Abu Dhabi Vies With Dubai In UAE Race For China’s Moneyed Travelers

The Sheikh Zayed Grand Mosque Center in Abu Dhabi. (Sheikh Zayed Grand Mosque Center)

The Sheikh Zayed Grand Mosque Center in Abu Dhabi. (Sheikh Zayed Grand Mosque Center)

With a “seven-star” luxury hotel, an indoor ski resort in the middle of the desert, and a massive amount of high-end shopping options, it’s not surprising that luxury-loving wealthy Chinese visitors have been flocking to Dubai in growing numbers each year. However, Dubai isn’t the only principality in the United Arab Emirates (UAE) working hard to attract Chinese tourist spending—its less ostentatious neighbor Abu Dhabi has recently been making major inroads in attracting Chinese visitors as well.

Ever since the UAE was granted “approved destination status” by the Chinese government in 2009, it has seen a dramatic uptick in the number of Chinese visitors that is still on the rise. In 2010, around 150,000 Chinese citizens visited the UAE, and the number increased to 300,000 by 2012. Several additional fortunate factors have been helping to keep up the growth momentum, including increasingly easier air access from China, concerted China marketing efforts by tourism authorities, and programs by luxury businesses to cater to Chinese visitors. With shorter vacation periods on average than tourists from other countries, Chinese visitors see direct, eight-hour flights from China to the UAE as a convenient option compared to making a long-haul trip to Europe.

For now, Dubai, the playground for the world’s ultra-rich, holds the lion’s share of Chinese visitors. With 275,675 in 2013, Dubai is now the third most-preferred international travel destination for China’s wealthy, according to the Hurun Report. The number marked an increase of 11 percent since last year, placing Chinese tourists are among the top 10 source countries for visitors to Dubai.

Like Chinese tourist-heavy areas throughout the world, the influx has had luxury retailers and hoteliers scrambling to hire Mandarin-speaking staff and provide special amenities for Chinese visitors. Chinese tourists reportedly spent $258 million in the UAE in 2012, with 85 percent going toward tourist activities like shopping, entertainment, and accommodation.

A Chinese New Year display at the "seven-star" Burj Al Arab hotel in Dubai. (Burj Al Arab)

A Chinese New Year display at the “seven-star” Burj Al Arab hotel in Dubai. (Burj Al Arab)

Meanwhile, Dubai is seeing increasing competition from smaller neighboring emirate Abu Dhabi, which has been working hard to gain ground on these numbers. Known for being less ostentatious than Dubai, Abu Dhabi is marking itself as a glitzy tourist destination in its own right with features such as a Ferrari theme park and luxury amenities. The UAE capital’s retailers, hoteliers, and tourism authority have all recently stepped up efforts to gain Chinese tourists’ attention in particular. Their plans have been paying off: in the first two months of 2014, 22,577 Chinese tourists checked into Abu Dhabi’s hotels, accounting for over 11 percent of all visitors and a massive 182 percent year-on-year growth rate for the time period. This number is almost equal to the  23,618 Chinese guests that arrived in the first seven months of 2013, showing how rapidly the numbers are rising.

The massive influx for January and February was likely due to Chinese New Year visitors, which Abu Dhabi’s businesses worked hard to court through special celebrations. Al Maryah Island, Abu Dhabi’s central business district, launched its new initiative to feature special events for Chinese tourists this year. For Chinese New Year, it featured live musical performances, art exhibitions, traditional crafts, food, and fireworks for the Chinese holiday. The Galleria luxury mall was decked out in red and gold, and featured a dragon show and fireworks, while hoteliers such as Rosewood Abu Dhabi gave guests a traditional red envelope and chocolates in gold foil, and held Chinese New Year celebrations.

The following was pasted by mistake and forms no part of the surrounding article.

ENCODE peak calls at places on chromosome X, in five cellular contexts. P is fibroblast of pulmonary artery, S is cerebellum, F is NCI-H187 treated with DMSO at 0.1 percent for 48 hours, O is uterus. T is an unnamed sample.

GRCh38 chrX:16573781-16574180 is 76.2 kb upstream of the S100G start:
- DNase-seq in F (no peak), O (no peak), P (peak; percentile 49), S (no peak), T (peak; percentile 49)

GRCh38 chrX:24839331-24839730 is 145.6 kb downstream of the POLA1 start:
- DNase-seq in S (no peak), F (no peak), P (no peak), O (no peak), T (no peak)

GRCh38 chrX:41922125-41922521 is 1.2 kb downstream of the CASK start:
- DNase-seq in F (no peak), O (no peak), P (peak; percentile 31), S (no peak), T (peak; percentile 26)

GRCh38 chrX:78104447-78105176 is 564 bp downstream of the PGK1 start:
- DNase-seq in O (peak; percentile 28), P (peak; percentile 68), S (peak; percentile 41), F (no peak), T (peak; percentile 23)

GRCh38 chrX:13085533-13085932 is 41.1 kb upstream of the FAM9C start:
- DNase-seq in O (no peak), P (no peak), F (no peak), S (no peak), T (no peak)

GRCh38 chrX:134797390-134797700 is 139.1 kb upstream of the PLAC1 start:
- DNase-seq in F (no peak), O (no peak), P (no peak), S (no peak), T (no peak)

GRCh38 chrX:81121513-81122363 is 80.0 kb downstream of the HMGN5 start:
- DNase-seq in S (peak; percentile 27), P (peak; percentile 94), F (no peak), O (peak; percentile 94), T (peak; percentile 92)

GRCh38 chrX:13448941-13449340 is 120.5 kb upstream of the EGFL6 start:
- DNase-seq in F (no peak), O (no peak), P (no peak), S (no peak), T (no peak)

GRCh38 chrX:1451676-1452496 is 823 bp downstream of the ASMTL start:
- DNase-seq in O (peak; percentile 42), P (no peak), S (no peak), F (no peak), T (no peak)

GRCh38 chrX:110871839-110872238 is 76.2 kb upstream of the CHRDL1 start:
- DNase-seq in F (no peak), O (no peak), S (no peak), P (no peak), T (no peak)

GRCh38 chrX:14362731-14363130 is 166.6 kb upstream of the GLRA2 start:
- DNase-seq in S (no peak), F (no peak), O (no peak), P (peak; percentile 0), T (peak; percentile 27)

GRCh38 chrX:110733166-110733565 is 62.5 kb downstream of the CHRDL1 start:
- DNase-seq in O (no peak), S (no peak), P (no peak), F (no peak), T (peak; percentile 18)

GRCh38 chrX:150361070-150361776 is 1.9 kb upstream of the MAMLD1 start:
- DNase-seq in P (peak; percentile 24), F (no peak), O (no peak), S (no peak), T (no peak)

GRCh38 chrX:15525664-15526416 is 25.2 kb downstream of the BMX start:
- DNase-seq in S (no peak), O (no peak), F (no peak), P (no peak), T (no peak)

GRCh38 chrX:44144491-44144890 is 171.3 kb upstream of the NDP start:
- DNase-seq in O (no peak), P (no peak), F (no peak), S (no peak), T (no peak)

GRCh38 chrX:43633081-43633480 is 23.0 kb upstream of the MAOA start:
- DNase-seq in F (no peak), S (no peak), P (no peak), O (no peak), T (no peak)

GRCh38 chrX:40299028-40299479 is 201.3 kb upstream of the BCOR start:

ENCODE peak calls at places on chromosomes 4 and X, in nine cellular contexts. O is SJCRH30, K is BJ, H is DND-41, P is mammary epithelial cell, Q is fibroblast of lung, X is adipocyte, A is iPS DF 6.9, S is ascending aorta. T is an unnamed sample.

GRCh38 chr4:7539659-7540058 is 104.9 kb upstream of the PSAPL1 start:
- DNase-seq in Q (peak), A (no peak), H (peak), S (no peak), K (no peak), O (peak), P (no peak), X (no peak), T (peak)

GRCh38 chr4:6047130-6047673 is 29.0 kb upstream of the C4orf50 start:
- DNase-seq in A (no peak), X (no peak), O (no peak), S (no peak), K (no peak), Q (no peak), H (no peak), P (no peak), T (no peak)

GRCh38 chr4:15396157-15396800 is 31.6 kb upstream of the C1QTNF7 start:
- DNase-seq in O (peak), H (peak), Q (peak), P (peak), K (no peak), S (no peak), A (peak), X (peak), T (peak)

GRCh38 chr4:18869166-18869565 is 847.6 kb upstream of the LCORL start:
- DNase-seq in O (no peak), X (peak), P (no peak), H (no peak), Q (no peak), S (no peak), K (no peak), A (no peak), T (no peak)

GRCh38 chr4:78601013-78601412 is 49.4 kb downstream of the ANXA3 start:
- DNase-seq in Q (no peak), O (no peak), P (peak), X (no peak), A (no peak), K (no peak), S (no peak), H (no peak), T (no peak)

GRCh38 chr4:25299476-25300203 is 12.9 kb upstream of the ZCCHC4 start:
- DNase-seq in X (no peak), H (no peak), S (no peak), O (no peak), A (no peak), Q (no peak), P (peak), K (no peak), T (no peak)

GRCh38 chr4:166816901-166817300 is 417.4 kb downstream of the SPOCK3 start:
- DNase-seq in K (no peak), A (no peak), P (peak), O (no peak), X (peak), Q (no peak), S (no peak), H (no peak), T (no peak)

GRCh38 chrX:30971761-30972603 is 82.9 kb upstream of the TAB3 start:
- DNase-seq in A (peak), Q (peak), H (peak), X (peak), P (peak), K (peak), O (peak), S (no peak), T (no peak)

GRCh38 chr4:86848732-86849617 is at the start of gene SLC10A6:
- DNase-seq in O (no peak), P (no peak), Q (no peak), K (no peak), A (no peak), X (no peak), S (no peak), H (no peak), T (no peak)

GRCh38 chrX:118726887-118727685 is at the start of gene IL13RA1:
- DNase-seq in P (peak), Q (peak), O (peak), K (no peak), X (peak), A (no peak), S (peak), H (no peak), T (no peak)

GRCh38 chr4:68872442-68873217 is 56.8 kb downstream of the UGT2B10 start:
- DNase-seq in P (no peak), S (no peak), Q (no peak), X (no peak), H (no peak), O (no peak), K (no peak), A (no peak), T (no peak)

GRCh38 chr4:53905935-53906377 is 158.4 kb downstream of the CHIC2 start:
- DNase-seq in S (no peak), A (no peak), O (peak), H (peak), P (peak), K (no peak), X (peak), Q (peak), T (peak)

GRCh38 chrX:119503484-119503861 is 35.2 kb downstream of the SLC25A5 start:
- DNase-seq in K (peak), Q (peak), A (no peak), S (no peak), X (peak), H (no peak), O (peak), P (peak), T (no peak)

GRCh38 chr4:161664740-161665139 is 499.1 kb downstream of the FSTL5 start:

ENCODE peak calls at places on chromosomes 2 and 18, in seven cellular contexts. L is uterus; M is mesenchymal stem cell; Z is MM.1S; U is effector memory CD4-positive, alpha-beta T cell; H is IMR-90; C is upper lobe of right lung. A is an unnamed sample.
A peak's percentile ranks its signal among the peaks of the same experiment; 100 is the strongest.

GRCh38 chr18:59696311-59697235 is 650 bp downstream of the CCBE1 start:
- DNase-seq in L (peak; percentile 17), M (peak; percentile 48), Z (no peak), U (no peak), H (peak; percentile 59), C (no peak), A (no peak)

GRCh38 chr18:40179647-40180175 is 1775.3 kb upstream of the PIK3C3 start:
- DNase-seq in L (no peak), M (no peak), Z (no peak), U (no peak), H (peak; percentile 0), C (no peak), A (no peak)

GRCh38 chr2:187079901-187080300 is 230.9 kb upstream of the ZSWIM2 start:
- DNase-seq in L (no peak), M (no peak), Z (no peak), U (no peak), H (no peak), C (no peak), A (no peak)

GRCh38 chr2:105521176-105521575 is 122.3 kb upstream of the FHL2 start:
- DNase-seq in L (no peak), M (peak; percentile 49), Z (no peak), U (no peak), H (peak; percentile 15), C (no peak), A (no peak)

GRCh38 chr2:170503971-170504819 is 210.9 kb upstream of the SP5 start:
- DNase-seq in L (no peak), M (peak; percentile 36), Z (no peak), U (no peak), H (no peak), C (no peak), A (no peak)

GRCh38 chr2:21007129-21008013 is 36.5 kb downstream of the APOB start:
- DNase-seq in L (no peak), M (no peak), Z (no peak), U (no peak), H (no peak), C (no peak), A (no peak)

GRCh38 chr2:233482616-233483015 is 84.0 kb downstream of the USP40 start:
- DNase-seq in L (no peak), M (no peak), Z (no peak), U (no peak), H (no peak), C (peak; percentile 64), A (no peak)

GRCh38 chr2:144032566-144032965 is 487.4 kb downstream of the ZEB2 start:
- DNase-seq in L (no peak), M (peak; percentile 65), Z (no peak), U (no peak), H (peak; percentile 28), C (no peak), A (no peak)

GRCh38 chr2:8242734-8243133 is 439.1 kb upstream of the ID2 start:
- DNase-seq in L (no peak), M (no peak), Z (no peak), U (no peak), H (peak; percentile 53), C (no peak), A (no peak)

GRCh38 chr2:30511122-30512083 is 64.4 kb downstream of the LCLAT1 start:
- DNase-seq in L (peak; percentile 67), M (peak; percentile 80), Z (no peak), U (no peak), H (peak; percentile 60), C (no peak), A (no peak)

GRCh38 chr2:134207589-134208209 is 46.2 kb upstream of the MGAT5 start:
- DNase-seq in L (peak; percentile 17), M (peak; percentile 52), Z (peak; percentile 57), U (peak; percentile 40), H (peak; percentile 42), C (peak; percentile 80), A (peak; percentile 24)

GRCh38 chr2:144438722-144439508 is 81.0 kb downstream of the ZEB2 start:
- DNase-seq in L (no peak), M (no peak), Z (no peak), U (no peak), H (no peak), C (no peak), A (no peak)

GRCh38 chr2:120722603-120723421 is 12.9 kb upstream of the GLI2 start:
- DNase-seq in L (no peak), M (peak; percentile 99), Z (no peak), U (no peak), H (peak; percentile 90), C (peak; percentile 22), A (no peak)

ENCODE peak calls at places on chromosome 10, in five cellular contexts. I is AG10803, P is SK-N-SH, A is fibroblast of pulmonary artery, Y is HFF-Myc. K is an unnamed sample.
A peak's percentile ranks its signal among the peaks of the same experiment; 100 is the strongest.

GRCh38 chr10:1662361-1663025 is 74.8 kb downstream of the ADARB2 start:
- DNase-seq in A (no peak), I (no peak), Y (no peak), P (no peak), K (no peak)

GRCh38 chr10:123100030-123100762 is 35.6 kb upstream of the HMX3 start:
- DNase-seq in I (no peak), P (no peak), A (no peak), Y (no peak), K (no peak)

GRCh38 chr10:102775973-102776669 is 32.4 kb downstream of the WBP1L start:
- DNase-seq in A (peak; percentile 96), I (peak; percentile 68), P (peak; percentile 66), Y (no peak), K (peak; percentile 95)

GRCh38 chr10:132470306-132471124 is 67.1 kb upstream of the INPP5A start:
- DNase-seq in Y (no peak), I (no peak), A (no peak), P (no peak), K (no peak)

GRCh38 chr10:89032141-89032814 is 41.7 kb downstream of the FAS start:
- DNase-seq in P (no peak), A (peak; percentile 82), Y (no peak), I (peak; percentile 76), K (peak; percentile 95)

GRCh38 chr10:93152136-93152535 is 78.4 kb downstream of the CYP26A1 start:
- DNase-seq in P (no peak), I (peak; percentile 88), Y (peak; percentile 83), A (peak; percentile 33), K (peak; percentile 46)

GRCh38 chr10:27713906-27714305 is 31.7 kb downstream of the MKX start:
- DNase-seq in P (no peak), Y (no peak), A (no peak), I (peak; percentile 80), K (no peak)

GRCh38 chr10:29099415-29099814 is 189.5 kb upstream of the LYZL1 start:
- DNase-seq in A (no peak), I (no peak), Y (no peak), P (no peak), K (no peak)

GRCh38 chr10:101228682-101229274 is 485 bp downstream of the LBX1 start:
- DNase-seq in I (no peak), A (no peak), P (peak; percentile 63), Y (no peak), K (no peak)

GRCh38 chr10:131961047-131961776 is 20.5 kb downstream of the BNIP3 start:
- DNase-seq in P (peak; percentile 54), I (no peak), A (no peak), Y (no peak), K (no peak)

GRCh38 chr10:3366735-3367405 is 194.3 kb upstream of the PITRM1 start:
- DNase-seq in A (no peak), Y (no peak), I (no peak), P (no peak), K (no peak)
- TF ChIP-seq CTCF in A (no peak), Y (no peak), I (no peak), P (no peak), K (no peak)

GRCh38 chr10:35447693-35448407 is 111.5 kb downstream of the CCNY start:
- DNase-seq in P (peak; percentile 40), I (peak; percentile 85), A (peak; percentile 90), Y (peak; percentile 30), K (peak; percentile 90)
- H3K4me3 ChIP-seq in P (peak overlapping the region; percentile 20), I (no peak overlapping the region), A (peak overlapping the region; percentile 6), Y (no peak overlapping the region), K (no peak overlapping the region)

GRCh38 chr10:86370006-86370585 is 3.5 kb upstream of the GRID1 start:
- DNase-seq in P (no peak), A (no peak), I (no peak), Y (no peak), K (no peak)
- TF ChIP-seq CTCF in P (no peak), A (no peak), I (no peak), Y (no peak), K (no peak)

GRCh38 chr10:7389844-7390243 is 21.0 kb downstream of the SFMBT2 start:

The Monte Carlo Beach Club on Saadiyat Island in Abu Dhabi. (Visit Abu Dhabi)

The Monte Carlo Beach Club on Saadiyat Island in Abu Dhabi. (Visit Abu Dhabi)

“We developed strong ties with the Chinese market and are committed to furthering our collaboration by creating tailored offerings that specifically cater to Chinese travelers,” said Ali Eid AlMheiri, the executive director of Mubadala Real Estate & Infrastructure, on the business district’s new program.

In order to step up its game in attracting wealthy visitors, Abu Dhabi launched its annual Chinese Visitor Summit two years ago. “Local stakeholders are developing specific packages catering for peak Chinese travel times, such as Golden Week and Chinese New Year and are increasingly employing Mandarin and Cantonese speaking staff to take advantage of opportunities afforded by the growing air links from China,” said Mohammed Al Dhaheri, the director of strategy & policy at Abu Dhabi’s tourism authority, at last year’s summit. With a growing number of flights from hubs such as Hong Kong, Beijing, Chengdu, and Shanghai, Abu Dhabi has been benefiting from greater ease of access from China.

Many of these visitors are arriving for business or junket purposes. This week, Nu Skin China, the subsidiary of U.S. beauty firm Nu Skin, announced that it is shelling out hundreds of millions of dollars to fly 14,500 Chinese employees to the UAE for a 10-day junket, which will include stays at luxury hotels, massive 8,000-person dinners, and, of course, a trip to that Ferrari theme park.

UAE businesses are also venturing into China in order to earn even more Chinese tourist money off their home turf. Dubai-based hotelier Jumeirah has been developing hotels in major Chinese cities, and recently signed a deal with a Chinese company to operate luxury-serviced residences in Guangzhou.

 

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